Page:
Offline BeepBeep 3 Benchmark1

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Pingus Synthetic execution traces of the video game Pingus, used for runtime verification. All details regarding these traces can be found in the paper Automated Bug Finding in Video Games: A Case Study for Runtime Monitoring. We highly recommend you scan that paper first.

List of categories

Benchmark Data

Pingus is a clone of Psygnosis’ Lemmings game series made by Ingo Ruhnke. It regularly counts among the highest quality open source games available and was once ranked in the Top 10 Linux games by CNN. The game is divided into more than 70 levels, each of which being populated with various kinds of obstacles, walls, and gaps. Between 10 and 100 autonomous, penguin-like characters (the Pingus) progressively enter the level from a trapdoor and start walking across the area. A Pingu keeps walking in the same direction until it either reaches a wall (in which case it turns around) or falls into a gap (and dies, if it falls from too high).

The goal of the game is to have a minimum percentage of the incoming Pingus safely reach the exit door. To this end, the player can give special abilities to certain Pingus, allowing them to modify the landscape in order to create a walkable path to the goal. For example, some Pingus can become Bashers and dig into the ground; others can become Builders and construct a staircase to reach over a gap. Other abilities modify the behaviour of other Pingus: hence the Blocker stands in the way and makes any Pingu that reaches it turn around as if it encountered a wall.

The Trace Part

The dataset is made of about 20 traces consisting of a simulated execution of the game; each of these traces contains from 10 to 90 Pingus walking in the game field at the same time. You can download the trace files from DataHub (click on the button "Go to resource"). For convenience, the traces are also available directly on the server, in the (read-only) folder /home/beepbeep3/traces/pingus.

Event structure

All traces are in XML format. Each event of the trace has the following structure:


The event is contained in a message element, which contains a single characters element. Within this element, there are multiple character elements, corresponding to the properties of a single Pingu on the game field. Each Pingu has a unique ID, a position (x-y) and a velocity vector (x-y). In addition, each Pingu has a status, which can be "walker" (normal state), "hidden" (not yet injected into the playing field) or any of these special abilities: "blocker", "basher", "blower", "builder", "faller".

IDs are unique within each individual message element, but obviously, they repeat from one event to the next. Some Pingus, however, may disappear at some point in the trace if they die, so the number of character elements is not fixed for the entire trace. Within each message, IDs do not appear in any particular order: this depends on the iterator on game elements provided by the game itself. We cannot assume either that IDs start at 0 or that they form a continuous sequence.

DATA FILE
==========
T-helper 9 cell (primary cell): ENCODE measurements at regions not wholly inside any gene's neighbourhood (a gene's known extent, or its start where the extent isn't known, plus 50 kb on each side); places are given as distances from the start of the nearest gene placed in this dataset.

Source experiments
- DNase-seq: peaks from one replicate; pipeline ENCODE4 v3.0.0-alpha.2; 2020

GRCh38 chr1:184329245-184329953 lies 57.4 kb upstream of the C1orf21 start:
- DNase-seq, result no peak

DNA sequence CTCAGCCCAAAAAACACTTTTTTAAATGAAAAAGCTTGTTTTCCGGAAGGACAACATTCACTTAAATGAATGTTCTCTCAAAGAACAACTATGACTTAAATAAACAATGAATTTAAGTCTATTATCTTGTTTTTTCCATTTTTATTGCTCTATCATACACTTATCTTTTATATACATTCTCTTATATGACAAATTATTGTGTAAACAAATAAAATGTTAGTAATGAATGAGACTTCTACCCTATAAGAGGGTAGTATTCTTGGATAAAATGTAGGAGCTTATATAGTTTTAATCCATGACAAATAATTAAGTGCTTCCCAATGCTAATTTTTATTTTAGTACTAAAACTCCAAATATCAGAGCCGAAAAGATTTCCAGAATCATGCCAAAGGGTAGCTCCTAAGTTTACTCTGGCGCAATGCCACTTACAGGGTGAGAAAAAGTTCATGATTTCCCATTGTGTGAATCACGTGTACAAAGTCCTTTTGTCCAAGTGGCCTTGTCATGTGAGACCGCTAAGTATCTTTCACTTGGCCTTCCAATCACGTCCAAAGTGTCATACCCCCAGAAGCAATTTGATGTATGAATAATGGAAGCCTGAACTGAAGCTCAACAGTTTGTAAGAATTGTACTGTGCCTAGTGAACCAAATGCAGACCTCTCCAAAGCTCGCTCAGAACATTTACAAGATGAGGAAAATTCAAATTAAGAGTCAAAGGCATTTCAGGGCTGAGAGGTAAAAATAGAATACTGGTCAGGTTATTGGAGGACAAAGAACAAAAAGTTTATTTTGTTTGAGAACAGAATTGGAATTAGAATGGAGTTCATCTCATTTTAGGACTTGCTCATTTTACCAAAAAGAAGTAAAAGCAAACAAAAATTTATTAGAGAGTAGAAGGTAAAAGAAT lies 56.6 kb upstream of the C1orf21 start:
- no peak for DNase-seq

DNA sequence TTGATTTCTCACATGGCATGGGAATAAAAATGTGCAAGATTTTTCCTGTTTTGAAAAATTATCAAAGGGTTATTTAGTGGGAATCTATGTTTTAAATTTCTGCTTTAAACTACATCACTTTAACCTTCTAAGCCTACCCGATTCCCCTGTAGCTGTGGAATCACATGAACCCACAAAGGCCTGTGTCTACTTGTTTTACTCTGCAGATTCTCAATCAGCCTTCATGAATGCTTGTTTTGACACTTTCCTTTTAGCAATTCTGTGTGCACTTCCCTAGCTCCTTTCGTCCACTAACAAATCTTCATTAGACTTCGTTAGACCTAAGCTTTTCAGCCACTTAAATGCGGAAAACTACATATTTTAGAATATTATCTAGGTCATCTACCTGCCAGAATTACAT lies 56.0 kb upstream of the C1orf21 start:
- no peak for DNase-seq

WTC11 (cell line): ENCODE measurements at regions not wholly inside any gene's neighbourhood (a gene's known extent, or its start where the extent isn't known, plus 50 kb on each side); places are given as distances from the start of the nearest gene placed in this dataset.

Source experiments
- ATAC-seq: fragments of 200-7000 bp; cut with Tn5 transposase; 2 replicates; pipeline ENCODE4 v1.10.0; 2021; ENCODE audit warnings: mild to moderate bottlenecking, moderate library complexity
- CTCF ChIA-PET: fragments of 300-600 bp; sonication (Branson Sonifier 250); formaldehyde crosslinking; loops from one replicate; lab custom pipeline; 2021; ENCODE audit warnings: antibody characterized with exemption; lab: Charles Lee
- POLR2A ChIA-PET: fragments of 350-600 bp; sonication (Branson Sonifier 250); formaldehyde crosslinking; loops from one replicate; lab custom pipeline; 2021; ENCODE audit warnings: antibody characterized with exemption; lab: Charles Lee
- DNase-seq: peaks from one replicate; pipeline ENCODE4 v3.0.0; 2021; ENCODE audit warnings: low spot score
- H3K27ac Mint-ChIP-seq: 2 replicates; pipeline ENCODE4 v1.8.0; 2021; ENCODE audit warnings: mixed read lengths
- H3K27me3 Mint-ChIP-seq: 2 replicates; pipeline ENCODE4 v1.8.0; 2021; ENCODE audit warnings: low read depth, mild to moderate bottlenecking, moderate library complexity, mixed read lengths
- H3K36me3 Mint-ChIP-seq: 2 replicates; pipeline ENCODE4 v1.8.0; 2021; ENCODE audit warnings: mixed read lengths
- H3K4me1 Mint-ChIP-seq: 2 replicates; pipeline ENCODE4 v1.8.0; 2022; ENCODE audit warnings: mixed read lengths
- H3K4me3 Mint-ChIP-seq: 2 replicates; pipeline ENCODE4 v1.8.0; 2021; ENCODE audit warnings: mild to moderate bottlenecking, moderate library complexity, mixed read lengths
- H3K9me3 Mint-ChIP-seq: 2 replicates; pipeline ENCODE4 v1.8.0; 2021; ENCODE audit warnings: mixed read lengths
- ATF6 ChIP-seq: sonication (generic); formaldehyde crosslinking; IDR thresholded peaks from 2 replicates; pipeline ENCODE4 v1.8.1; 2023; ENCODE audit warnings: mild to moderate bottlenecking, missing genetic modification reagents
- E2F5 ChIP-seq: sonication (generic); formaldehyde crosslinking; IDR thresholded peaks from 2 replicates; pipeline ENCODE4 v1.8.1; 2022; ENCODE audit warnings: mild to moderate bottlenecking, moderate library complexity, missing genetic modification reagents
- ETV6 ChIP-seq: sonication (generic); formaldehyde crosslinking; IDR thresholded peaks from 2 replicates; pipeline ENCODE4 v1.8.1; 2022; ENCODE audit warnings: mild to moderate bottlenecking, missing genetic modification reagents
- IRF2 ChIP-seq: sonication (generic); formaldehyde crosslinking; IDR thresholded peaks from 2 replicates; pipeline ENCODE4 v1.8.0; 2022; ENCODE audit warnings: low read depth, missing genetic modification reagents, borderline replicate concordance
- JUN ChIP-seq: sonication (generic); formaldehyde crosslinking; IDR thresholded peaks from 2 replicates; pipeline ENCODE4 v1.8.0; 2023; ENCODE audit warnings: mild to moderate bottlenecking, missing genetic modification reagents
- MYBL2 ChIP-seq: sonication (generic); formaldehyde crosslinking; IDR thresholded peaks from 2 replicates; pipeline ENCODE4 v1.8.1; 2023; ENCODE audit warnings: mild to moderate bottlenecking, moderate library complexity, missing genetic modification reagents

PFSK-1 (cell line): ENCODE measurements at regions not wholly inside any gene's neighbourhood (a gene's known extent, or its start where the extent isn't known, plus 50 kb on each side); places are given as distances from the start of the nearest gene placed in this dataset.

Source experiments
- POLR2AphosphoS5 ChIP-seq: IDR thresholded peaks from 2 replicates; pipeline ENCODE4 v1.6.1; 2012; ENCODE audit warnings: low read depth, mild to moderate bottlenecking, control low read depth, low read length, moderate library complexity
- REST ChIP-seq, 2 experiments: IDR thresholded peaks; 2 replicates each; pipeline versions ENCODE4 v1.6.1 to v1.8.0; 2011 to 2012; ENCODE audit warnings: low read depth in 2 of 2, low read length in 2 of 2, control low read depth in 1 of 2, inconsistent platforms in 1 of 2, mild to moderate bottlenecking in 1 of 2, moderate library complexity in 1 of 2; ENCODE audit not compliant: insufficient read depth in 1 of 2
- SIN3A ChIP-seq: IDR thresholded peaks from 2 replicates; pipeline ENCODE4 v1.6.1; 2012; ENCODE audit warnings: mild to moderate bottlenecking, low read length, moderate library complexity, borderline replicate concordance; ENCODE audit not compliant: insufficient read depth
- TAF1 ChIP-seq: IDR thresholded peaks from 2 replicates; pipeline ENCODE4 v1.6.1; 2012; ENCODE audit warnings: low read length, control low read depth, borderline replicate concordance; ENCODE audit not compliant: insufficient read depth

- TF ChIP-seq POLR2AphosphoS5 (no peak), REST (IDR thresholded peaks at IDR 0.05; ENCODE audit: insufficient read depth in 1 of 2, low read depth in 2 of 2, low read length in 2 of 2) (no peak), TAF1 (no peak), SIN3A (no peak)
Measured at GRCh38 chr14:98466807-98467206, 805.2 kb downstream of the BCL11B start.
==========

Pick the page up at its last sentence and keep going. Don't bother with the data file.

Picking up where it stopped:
In this simulation, the game loop runs at about 100 Hz; hence message elements correspond to snapshots of the game's state roughly 0.01 seconds apart. The traces in the dataset correspond to approximately two minutes of playing in the same, simple level.

The traces were programmatically generated by the Pingu Generator.

Naming convention

Trace files are labelled using the following convention: description-x.xml where x is the number of Pingus in the level, and description tells which of the properties described below this trace violates. A trace where no property is violated has all-ok for its description.

The Property Part

The paper on Pingus (see link at top of the page) describes many properties one can verify on the execution of the game. For the purpose of this benchmark, we picked three of them.

Property 1: Spontaneous Pingu creation

Informal Description

From one event to the next, Pingus can only disappear from the game field; no Pingu can be created mid-game.

Demonstration Traces

Here are two counter-examples of this property (for the sake of clarity, we only list IDs occurring in each event):

  {0,1,2}, {0,1,2,4}
  {0,1,2}, {0,1,3}

Here are two examples of this property (for the sake of clarity, we only list IDs occurring in each event):

  {0,1,2}, {0,1,2}, {0,1,2}
  {0,1,2}, {0,2}, {0,2}, {0}

In the dataset, the traces labelled pingu-creation violate this property.

Formal Specification

This property can be checked in multiple ways. For example, in past-time first-order LTL, one can say that for every ID found in an event, in the previous event, there must be a tag with the same ID:

G (∀ x ∊ /characters/character/id : Y (∃ y ∊ /characters/character/id : x = y))

Another possibility is first to aggregate all IDs from each event into a set, and then check that the sequence of such sets is monotonically decreasing, etc.

A FO-LTL Specification

See above.

Clarification Requests